Until the Sea Shall Free Them
Sometimes the best stories are the ones that you read in books. And today is no exception to that. I have recently read a great little story that involves some very brave sea captains that I think other boaters might enjoy. So, take some time and check it out for yourself.
Somewhat over nineteen years ago, on February 11, 1983, a forty year old World War II oil tanker which had been converted to a coal carrier dropped her harbor pilot at the entrance to Chesapeake Bay and headed for Somerset, Massachusetts. It was a routine with which the old ship and her thirty four man crew were quite familiar. Take on close to 25,000 tons of coal at the Sewalls Point Coal Piers near Norfolk, run thirty two hours up to the Brayton Point electrical generating plant, dump the cargo and return empty to pick up another load. This February 11 "routine" voyage would be anything but that. In fact, it would be the last for the SS MARINE ELECTRIC and thirty one of the men on board.
The Sunday, May 1, 1983 edition of the "Philadelphia Inquirer" ran a headline on page one consisting of just two words, "Death Ships". The story of the MARINE ELECTRIC was presented as "How the U.S. Sends Rustbuckets to Sea, Sailors to Their Graves". One of the "Inquirer" investigative reporters, Robert Frump, has just completed a startling book on the subject, entitled "Until the Sea Shall Free Them: Life, Death And Survival In The Merchant Marine".
This is a great sea story. The author writes very well, and most importantly, he is accurate. This fellow knows port from starboard, bow from stern, and can tell you how a claw and a turnbuckle secure an anchor and its chain for sea.
What makes this book stand apart from others is that many of those portrayed are, or were, known to me. One of the MARINE ELECTRIC's lost engineering officers was a former neighbor who went to Newburyport (Massachusetts) High School, from which my wife Margaret and I both graduated in 1939. He was Mike Price, the great linebacker for my friend Coach Jim Stehlin's 1966 State Championship football team. In 1983, Mike, when not sailing, lived in nearby Salisbury where he left a wife and daughter. Of course they, Marsha Price and Heather, are featured, and Jim is mentioned. Then there is Bob Cusick, the ship's Chief Officer, one of the three survivors who, with his wife Bea, attends my monthly merchant marine veterans luncheons in Hampton, New Hampshire. Also a key character is United States Coast Guard Captain, and former merchant marine skipper, Domenic Calicchio, who I have been casually acquainted with for may years.
When the MARINE ELECTRIC headed northeast off the Delaware coast that February she ran smack into a building winter Nor'easter. Later, her Master changed course to the West, to escort a distressed fishing boat towards land, and for a while took a terrible beating from the wild seas. Eventually, a Coast Guard helicopter dropped pumps to the fishermen and the MARINE ELECTRIC was allowed to return to its Northeast course.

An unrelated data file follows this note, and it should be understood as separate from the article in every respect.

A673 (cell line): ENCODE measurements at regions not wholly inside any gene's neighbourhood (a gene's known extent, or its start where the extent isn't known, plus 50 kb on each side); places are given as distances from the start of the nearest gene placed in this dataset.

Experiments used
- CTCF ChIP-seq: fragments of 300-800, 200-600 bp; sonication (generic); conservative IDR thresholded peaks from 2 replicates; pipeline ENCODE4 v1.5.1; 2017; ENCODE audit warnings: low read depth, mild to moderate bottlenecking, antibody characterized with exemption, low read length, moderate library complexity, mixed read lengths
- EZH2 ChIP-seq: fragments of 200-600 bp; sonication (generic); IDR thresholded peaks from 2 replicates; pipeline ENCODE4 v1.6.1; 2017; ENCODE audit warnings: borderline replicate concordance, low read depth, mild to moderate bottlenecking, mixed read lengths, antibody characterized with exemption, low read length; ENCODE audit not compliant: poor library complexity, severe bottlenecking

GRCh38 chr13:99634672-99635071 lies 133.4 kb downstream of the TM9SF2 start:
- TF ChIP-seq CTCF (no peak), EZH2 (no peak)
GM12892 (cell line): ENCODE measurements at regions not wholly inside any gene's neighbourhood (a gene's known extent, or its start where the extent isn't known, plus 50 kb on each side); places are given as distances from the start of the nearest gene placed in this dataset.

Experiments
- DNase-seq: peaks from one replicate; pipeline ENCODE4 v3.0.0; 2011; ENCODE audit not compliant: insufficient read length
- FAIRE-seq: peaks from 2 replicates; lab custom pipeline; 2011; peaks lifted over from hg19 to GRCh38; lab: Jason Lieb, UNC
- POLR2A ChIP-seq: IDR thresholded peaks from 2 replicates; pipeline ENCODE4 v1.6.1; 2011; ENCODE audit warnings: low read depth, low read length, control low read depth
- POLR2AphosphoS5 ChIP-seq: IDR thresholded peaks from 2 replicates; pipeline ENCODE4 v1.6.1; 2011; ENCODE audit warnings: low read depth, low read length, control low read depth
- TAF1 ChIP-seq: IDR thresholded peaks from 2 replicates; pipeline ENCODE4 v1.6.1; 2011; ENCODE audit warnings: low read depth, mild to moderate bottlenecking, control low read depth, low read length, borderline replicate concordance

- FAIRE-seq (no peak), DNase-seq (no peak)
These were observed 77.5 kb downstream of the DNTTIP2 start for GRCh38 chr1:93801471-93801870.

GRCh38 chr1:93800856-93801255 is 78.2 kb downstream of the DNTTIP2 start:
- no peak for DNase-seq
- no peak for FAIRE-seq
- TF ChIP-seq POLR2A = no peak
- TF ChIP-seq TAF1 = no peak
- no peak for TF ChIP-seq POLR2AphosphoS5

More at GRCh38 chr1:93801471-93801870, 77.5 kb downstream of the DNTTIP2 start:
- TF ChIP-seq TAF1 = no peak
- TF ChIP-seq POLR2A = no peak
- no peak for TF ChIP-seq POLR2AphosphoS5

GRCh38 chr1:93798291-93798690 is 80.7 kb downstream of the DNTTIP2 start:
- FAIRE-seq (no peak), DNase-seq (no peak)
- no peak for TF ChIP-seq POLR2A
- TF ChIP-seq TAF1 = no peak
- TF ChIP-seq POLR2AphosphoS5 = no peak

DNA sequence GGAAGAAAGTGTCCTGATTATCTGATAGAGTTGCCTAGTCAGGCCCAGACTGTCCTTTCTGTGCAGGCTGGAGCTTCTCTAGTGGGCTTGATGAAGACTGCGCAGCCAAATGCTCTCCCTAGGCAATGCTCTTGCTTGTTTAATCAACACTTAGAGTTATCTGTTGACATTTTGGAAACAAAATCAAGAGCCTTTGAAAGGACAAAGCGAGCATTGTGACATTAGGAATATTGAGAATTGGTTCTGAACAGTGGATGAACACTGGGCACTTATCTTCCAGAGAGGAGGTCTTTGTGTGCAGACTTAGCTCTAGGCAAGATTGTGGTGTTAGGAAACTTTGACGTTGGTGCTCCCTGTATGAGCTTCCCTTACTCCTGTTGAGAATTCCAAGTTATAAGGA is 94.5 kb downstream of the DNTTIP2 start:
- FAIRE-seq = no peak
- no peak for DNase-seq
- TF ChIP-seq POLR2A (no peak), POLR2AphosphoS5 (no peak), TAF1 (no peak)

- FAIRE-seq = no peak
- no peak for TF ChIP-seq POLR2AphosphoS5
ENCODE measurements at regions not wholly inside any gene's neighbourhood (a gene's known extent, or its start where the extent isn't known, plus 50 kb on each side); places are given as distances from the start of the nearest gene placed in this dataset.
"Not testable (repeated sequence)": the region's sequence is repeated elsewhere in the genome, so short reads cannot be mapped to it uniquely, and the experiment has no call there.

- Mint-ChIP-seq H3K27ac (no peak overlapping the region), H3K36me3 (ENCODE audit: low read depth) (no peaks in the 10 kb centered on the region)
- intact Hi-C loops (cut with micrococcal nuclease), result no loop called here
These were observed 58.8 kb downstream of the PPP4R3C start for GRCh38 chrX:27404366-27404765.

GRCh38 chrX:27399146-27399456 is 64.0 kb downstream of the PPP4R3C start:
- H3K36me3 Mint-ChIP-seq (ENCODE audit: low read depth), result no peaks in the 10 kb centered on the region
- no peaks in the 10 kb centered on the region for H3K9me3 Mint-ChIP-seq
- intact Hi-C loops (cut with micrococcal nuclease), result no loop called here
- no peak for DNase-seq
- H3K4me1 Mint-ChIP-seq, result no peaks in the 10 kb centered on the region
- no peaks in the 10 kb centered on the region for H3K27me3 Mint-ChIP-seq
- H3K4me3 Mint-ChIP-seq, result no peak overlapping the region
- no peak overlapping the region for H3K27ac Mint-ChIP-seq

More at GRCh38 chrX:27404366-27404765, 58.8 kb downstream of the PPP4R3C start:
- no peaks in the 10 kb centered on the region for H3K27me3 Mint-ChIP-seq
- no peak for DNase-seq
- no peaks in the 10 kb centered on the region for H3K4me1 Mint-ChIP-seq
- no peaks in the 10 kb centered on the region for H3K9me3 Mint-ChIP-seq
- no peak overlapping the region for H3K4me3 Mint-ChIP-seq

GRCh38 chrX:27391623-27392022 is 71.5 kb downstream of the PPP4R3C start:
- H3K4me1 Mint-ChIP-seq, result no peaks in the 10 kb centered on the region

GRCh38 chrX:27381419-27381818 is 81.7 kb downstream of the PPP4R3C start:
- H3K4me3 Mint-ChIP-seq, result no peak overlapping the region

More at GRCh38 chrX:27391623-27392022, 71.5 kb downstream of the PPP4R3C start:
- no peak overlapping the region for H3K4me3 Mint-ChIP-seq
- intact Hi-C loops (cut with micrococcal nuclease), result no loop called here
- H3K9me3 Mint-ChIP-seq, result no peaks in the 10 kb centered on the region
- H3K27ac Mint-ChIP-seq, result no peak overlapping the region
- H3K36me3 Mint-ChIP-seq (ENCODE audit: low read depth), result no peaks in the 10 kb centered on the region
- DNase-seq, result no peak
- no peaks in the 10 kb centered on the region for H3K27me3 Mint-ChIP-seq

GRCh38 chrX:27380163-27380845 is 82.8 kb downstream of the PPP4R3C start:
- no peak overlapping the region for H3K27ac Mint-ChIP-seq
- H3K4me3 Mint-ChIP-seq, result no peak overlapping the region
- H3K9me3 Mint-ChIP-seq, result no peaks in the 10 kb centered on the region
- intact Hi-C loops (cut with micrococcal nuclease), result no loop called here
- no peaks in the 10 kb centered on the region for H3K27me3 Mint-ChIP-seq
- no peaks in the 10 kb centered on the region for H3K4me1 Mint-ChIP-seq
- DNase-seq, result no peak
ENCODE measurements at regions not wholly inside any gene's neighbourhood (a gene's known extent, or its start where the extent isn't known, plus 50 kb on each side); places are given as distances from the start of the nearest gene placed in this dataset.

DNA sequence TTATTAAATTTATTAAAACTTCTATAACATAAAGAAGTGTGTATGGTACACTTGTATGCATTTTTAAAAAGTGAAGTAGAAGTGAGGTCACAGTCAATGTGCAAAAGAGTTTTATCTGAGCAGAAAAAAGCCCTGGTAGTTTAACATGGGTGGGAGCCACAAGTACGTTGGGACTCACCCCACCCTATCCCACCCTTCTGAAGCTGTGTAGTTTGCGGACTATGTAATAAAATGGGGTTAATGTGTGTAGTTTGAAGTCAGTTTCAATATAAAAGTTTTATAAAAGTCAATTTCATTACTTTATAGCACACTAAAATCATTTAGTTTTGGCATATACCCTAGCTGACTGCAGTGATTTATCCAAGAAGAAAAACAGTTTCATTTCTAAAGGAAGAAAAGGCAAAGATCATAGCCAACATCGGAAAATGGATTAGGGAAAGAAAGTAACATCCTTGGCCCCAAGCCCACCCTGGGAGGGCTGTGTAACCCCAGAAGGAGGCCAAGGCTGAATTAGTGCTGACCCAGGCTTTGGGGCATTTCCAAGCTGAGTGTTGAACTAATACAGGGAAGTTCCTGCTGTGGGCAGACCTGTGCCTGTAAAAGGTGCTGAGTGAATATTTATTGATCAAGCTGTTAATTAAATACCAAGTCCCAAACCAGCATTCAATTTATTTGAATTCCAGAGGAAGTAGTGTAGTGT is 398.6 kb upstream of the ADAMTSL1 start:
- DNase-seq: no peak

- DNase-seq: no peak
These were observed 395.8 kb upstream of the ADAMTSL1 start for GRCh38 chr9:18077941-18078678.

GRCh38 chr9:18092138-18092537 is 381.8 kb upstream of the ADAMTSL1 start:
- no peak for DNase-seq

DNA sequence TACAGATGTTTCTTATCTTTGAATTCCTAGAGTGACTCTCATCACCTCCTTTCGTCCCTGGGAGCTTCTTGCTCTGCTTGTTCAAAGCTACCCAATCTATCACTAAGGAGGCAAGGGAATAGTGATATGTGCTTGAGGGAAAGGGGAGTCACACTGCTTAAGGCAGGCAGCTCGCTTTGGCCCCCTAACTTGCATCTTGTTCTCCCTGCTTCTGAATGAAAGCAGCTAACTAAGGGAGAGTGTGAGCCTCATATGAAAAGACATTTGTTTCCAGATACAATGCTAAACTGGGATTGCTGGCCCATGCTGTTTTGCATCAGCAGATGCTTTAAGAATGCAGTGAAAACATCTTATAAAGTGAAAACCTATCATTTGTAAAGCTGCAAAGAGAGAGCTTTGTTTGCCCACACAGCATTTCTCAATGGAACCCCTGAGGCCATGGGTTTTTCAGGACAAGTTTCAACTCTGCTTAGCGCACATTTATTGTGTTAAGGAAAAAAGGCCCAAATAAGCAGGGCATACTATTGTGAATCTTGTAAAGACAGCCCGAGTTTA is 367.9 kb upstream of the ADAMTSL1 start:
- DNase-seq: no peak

Throughout the balance of the day and into the early hours of February 12 the old ship struggled. Ultimately her deck officers sensed trouble. Frump vividly relates the rusty, wasted MARINE ELECTRIC's last hours, interspersing the action with tales of the losses of ships of similar age and condition. He accuses the American Bureau of Shipping, the classification society which sets the standards for commercial shipbuilding and repair, of overlooking obvious faults. He has no kinder words for the United States Coast Guard's Marine Safety Office.
Four days after the sinking, and months before the "Inquirer's" crusade had landed on the desks of ship owners, legislators, bureaucrats, and union officials involved in the marine industry, the Coast Guard convened a Marine Board of Investigation at Portsmouth, Virginia. The battle lines were drawn up. At one table sat the legal representatives of the ship's owner, Marine Transport Lines. At another was Bob Cusick and his lawyer from the Masters, Mates, and Pilots union.
The company's stance was there was nothing wrong with the ship. She sank because she went aground while escorting the fishing boat. Later, they claimed Cusick was at fault because he had not properly secured the starboard anchor. Cusick's rebuttal hinged on the condition of the rusted hatches, the ill-fitting gaskets, on holes in the deck patched with coffee can lids and plastic. Any or all of those contributed to the loss of his ship.
You will have to read the book to determine the outcome, though I will tell you, Captain Domenic Calicchio, U.S.C.G., the former merchant mariner, may not wear Admiral's stars, but he is the star of this tale.